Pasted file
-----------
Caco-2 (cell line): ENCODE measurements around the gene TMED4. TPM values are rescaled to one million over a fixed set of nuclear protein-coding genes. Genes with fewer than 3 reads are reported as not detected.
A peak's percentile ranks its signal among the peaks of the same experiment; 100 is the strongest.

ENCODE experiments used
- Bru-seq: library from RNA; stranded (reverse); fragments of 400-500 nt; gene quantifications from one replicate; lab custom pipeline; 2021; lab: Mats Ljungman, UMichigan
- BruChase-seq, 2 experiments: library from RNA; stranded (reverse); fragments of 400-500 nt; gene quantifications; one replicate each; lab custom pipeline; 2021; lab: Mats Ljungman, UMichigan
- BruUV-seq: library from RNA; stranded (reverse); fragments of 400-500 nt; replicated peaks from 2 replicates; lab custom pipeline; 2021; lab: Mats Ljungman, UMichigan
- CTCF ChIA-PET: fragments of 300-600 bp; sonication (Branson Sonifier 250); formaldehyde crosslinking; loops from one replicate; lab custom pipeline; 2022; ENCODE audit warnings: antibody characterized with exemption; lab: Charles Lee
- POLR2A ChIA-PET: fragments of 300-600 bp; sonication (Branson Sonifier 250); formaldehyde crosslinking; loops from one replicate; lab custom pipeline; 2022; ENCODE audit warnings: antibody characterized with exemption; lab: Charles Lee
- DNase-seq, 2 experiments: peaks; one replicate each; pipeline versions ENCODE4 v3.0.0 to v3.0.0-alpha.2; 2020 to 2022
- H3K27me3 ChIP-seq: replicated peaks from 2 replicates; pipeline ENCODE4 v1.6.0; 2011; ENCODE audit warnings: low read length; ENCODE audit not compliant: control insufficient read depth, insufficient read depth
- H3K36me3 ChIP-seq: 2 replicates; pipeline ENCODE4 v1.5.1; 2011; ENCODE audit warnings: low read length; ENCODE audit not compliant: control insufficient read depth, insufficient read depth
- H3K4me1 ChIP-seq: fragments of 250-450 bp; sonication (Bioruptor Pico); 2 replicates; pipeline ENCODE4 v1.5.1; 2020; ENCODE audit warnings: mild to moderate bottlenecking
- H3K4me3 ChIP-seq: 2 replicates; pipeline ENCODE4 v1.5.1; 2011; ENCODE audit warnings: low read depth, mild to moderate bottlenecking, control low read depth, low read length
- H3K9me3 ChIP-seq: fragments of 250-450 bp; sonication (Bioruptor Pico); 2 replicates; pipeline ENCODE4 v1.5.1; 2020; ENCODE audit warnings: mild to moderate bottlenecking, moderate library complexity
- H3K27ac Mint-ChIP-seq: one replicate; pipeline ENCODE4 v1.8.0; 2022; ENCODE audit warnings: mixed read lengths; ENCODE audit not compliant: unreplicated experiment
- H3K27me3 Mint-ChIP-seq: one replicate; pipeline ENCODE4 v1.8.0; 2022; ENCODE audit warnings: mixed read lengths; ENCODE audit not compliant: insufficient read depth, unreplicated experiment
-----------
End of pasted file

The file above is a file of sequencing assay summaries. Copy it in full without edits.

Caco-2 (cell line): ENCODE measurements around the gene TMED4. TPM values are rescaled to one million over a fixed set of nuclear protein-coding genes. Genes with fewer than 3 reads are reported as not detected.
A peak's percentile ranks its signal among the peaks of the same experiment; 100 is the strongest.

ENCODE experiments used
- Bru-seq: library from RNA; stranded (reverse); fragments of 400-500 nt; gene quantifications from one replicate; lab custom pipeline; 2021; lab: Mats Ljungman, UMichigan
- BruChase-seq, 2 experiments: library from RNA; stranded (reverse); fragments of 400-500 nt; gene quantifications; one replicate each; lab custom pipeline; 2021; lab: Mats Ljungman, UMichigan
- BruUV-seq: library from RNA; stranded (reverse); fragments of 400-500 nt; replicated peaks from 2 replicates; lab custom pipeline; 2021; lab: Mats Ljungman, UMichigan
- CTCF ChIA-PET: fragments of 300-600 bp; sonication (Branson Sonifier 250); formaldehyde crosslinking; loops from one replicate; lab custom pipeline; 2022; ENCODE audit warnings: antibody characterized with exemption; lab: Charles Lee
- POLR2A ChIA-PET: fragments of 300-600 bp; sonication (Branson Sonifier 250); formaldehyde crosslinking; loops from one replicate; lab custom pipeline; 2022; ENCODE audit warnings: antibody characterized with exemption; lab: Charles Lee
- DNase-seq, 2 experiments: peaks; one replicate each; pipeline versions ENCODE4 v3.0.0 to v3.0.0-alpha.2; 2020 to 2022
- H3K27me3 ChIP-seq: replicated peaks from 2 replicates; pipeline ENCODE4 v1.6.0; 2011; ENCODE audit warnings: low read length; ENCODE audit not compliant: control insufficient read depth, insufficient read depth
- H3K36me3 ChIP-seq: 2 replicates; pipeline ENCODE4 v1.5.1; 2011; ENCODE audit warnings: low read length; ENCODE audit not compliant: control insufficient read depth, insufficient read depth
- H3K4me1 ChIP-seq: fragments of 250-450 bp; sonication (Bioruptor Pico); 2 replicates; pipeline ENCODE4 v1.5.1; 2020; ENCODE audit warnings: mild to moderate bottlenecking
- H3K4me3 ChIP-seq: 2 replicates; pipeline ENCODE4 v1.5.1; 2011; ENCODE audit warnings: low read depth, mild to moderate bottlenecking, control low read depth, low read length
- H3K9me3 ChIP-seq: fragments of 250-450 bp; sonication (Bioruptor Pico); 2 replicates; pipeline ENCODE4 v1.5.1; 2020; ENCODE audit warnings: mild to moderate bottlenecking, moderate library complexity
- H3K27ac Mint-ChIP-seq: one replicate; pipeline ENCODE4 v1.8.0; 2022; ENCODE audit warnings: mixed read lengths; ENCODE audit not compliant: unreplicated experiment
- H3K27me3 Mint-ChIP-seq: one replicate; pipeline ENCODE4 v1.8.0; 2022; ENCODE audit warnings: mixed read lengths; ENCODE audit not compliant: insufficient read depth, unreplicated experiment